A large number of pop-rock songs are vaguely about science, cosmos exploration or even science fiction, but I am more interested by songs making more or less direct allusions to big ideas and important discoveries in science. These songs are subtle and they don’t pretend to be educative, I am not talking about They Might Be Giants’ ‘Here Comes Science’ type-of-thing here, which is also great, but I am talking about the sort of songs that slip in your ear some essential idea or fundamental scientific discovery without warning and pretension, and in such a subtle manner that the big idea becomes effortlessly part of the songwriter’s universe, as if it has always been there.
Didn’t Nick Cave write a song about the Higgs boson lately? It is featured on Nick Cave and the Bad Seeds’ last album ‘Push The Sky Away’, and this is exactly what I am talking about. It is not surprising that Cave found this particle, nicknamed the ‘God particle’ at the horror of all physicists… it was only named like this because it explains why other fundamental particles have mass, but particle physics is highly complicated, and I wouldn’t even try to go there. However, this highly powerful boson, which seems to act upon matter, has fascinated mainstream media, although almost nobody understand anything about it. So Nick Cave wanders his blues down to Geneva, home of the large Hadron Collider where the particle was identified and scientists made another step to pierce the big mysteries of our universe… but in Cave’s fantastic song Geneva morphs into Memphis, African Savannah and Amazonia or even Toluca Lake (in Los Angeles) and it is a meandering tale between god (or the denying of the existence of god or the scientists playing god?) and the devil (with Robert Johnson). All along the song, you feel the heavy heat of the bayous, the assassination of Martin Luther King (‘In Memphis now in the Lorrain Motel’), and the weigh of the original sin on your shoulders, but only Nick Cave could make a link between Peter Higgs and Miley Cyrus, to may be tell us how hard it is to rescue the essential from the confused soup that our media culture has become.
Remarkably, Arcade Fire had a song called ‘Supersymmetry’ on their last album ‘Reflektor’, which is also making a reference to particle physics! Ha again, they want to make it very intellectual and complicated! It looks like the song refers once again to the constant theme of the album, Orpheus losing his Eurydice, with many repeats of ‘Supersymmetry’ in the chorus but without telling us much more about it. Supersymmetry is a theory which attempts to unify all forces and says that every fundamental particle should have a superpartner, a ‘massive shadow matter particle’,… so far no supersymmetric particles have been discovered, but it is a very convenient love imagery not unlike the Greek philosophers’ idea of the quest to find our lost half. It’s also very seducing that, interestingly, we may never know if these superpartners exist, a sort of non accessible shadow/behind the mirror idea, lost forever in the mystery of science or the kingdom of the dead.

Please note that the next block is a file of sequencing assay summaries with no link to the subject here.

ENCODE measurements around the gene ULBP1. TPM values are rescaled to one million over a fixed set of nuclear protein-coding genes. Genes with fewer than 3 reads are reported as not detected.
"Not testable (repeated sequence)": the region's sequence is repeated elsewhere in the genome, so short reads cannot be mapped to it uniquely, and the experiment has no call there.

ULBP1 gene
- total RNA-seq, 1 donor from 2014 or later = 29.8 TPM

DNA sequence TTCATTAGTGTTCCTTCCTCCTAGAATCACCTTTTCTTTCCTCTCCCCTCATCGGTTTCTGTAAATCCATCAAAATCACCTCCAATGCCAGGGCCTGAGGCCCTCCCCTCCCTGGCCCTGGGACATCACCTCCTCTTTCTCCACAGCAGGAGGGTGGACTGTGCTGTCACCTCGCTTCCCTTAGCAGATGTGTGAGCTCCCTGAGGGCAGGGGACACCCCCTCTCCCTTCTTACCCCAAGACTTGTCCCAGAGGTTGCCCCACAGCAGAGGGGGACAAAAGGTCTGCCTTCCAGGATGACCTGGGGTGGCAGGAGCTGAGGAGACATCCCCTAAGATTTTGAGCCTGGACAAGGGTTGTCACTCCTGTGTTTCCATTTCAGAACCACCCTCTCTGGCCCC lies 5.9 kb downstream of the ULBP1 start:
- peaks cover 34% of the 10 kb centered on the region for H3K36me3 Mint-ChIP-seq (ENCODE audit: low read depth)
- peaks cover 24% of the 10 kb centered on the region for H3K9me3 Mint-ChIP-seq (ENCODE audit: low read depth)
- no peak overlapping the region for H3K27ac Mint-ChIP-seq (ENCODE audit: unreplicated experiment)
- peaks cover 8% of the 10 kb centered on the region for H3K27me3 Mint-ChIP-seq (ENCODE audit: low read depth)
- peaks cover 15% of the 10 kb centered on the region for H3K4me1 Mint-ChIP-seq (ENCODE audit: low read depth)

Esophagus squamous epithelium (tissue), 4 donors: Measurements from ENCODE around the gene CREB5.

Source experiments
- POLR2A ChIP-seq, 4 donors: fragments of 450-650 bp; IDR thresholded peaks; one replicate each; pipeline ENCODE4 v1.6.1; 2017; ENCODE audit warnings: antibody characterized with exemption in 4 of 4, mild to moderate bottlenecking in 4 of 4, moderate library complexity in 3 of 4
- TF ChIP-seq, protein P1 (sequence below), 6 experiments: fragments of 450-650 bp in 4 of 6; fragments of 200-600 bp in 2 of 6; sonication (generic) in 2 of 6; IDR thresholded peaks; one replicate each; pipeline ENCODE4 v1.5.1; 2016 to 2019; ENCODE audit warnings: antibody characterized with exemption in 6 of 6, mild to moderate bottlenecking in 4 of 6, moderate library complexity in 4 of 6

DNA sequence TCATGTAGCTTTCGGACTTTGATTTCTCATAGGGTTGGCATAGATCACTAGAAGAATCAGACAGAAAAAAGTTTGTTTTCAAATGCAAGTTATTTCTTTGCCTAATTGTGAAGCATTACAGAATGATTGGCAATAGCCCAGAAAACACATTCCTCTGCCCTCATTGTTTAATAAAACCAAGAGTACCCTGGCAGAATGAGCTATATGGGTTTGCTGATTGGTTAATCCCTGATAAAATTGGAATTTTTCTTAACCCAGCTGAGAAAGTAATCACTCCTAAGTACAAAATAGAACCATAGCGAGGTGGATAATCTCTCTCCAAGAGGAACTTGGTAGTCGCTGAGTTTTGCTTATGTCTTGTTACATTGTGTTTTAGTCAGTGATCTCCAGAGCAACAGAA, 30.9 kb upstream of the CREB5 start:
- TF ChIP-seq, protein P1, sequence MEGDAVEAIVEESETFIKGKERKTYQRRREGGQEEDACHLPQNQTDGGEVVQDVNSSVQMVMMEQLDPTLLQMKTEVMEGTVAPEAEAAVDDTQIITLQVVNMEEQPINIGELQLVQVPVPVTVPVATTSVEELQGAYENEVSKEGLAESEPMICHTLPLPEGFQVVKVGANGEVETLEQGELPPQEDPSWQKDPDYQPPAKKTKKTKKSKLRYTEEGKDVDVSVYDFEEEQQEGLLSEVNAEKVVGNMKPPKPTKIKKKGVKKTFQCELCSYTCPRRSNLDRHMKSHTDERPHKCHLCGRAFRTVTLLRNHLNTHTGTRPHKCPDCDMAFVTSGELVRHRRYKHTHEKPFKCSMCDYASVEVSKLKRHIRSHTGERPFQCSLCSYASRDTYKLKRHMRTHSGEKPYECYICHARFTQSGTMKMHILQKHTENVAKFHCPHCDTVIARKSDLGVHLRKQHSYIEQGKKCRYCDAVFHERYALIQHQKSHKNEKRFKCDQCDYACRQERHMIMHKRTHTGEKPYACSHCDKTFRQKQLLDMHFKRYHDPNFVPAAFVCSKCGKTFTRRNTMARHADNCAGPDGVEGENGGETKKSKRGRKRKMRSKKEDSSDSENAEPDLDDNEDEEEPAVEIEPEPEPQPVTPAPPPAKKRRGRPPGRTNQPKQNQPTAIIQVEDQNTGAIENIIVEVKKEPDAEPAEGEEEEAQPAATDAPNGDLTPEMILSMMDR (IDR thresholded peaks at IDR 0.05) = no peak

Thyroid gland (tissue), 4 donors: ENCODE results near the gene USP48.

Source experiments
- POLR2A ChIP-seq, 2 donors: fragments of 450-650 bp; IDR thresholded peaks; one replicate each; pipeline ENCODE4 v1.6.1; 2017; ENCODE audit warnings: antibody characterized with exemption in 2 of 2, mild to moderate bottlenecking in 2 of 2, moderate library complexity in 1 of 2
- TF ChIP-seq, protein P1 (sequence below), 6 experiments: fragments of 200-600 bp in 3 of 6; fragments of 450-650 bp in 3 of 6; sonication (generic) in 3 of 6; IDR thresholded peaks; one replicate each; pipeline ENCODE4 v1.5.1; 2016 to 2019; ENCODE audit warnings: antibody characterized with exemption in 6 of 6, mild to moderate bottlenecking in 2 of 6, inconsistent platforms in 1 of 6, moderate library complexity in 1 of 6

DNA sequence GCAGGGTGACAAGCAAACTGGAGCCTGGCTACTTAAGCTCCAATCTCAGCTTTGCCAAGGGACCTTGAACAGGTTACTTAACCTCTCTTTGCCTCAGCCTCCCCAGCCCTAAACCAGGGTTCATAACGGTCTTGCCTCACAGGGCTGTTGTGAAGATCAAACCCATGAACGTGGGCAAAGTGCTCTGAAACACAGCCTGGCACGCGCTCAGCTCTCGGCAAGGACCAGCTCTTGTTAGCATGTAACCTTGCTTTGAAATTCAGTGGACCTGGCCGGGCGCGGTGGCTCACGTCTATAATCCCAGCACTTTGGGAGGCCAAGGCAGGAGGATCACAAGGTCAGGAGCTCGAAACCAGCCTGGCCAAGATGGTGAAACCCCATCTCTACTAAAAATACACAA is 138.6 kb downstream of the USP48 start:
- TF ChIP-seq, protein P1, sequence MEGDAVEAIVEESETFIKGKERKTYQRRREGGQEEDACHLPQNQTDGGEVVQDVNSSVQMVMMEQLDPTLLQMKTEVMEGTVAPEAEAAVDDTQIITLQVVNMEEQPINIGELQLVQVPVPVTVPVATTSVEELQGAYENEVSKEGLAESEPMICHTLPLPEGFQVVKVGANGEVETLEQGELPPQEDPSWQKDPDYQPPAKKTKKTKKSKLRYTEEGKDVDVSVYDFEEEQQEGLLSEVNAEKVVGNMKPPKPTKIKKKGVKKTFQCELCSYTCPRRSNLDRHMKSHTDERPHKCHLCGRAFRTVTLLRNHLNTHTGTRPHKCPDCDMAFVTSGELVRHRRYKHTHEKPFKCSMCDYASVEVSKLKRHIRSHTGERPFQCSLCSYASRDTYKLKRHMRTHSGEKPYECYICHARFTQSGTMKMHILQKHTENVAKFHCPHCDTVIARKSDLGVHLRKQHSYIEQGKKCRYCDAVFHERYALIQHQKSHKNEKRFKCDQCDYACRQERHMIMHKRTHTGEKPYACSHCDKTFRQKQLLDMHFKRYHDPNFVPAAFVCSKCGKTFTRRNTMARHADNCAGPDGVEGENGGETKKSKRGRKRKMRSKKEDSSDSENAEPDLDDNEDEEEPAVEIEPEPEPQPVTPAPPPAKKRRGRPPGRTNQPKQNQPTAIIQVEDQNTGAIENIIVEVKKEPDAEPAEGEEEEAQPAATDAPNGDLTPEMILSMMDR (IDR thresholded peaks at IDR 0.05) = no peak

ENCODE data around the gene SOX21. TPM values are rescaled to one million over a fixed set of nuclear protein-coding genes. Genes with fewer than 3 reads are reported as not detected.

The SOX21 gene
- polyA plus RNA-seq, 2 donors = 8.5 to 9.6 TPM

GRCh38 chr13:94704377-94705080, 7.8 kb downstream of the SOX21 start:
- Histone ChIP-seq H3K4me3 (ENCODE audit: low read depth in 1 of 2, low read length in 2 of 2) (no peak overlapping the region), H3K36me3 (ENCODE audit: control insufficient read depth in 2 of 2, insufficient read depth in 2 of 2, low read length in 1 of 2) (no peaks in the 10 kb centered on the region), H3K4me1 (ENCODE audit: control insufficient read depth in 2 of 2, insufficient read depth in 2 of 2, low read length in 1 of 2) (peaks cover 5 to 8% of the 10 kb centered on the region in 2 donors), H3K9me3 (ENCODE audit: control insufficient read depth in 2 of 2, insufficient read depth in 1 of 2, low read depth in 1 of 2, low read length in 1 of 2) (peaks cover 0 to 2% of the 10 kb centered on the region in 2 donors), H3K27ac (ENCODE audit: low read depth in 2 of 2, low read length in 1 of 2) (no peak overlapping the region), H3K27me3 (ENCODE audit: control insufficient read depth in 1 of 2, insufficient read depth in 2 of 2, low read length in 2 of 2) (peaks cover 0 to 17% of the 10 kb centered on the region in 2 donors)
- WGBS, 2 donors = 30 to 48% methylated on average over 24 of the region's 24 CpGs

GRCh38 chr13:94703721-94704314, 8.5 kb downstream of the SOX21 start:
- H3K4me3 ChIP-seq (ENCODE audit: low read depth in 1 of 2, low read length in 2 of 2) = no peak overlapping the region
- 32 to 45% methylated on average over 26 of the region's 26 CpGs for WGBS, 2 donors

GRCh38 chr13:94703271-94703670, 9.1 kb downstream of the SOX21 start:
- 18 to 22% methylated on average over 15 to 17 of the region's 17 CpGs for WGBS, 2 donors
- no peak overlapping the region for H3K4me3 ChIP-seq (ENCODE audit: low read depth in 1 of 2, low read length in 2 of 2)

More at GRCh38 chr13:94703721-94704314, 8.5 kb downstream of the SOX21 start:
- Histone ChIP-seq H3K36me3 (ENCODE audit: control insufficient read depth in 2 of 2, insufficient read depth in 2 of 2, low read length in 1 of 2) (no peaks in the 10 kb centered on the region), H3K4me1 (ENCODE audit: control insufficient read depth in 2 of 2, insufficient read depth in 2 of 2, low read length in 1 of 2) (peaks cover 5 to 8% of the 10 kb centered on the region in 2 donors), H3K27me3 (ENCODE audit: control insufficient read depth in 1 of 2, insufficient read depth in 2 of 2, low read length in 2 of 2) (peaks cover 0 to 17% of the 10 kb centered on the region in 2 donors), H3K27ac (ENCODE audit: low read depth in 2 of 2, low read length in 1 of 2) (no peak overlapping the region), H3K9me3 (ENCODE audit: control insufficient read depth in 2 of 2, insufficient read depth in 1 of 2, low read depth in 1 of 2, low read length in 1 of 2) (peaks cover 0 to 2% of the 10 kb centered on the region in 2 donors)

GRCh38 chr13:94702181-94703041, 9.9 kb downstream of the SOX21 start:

It’s already an old song, but Gogol Bordello’s ‘Supertheory of Supereverything’ was also touching these very complex physics’ big ideas, as the lyrics were name-checking the SSC (the Superconducting Super Collider), the Superstring theory, the acceleration of the protons and other particles predicting the Higgs Boson before its discovery! Of course, it’s also an anti-religious song (‘I think it may started rumor/That the Lord ain’t got no humor’, ‘I don’t read the Bible/I don’t trust disciple’) while chanting the glory of science and the super theory of super everything,… this song has some guts and humor!
Then you have José González who doesn’t get close to physic particles this time but touches our human nature. He has such an interesting path: he studied biochemistry but quitted the field before finishing his PhD when he became a successful songwriter-musician. He has being very clear that his solo album ‘In Our Nature’ was inspired by his reading of books by Richard Dawkins and Peter Singer, and his atheism because of science. His early adventure with music was very different from what he does now, as the first band he played in was a hardcore punk band, Back Against the Wall, so this tells you about his punk protest spirit. If I had to pick a song off the album, I would say the lyrics of ‘Abram’ are a direct inspiration from Dawkins’ The God Delusion’: ‘Not much of what you say makes any sense/Cook up some myths, then ask for obedience/Even though you mean well, well most of the time/you’ve aided delusion and created bias in our minds/Oooohh, go to sleep’. If he doesn’t talk about science (in this song) it’s a clear rejection of these very old and irrelevant stories, inviting us to consider our choice, going back to bed or waking up!
Listen to these beauties below:
I was happier because I knew I was happy
a snapshot of big hits and high tides, mostly high tides.
There is just a lot to love
the sound seemed to erupt from every side of the room
still on top
“danceable music for the end of days”
contracts its world in Nashisms
let’s take what we are offered
It’s the music, stupid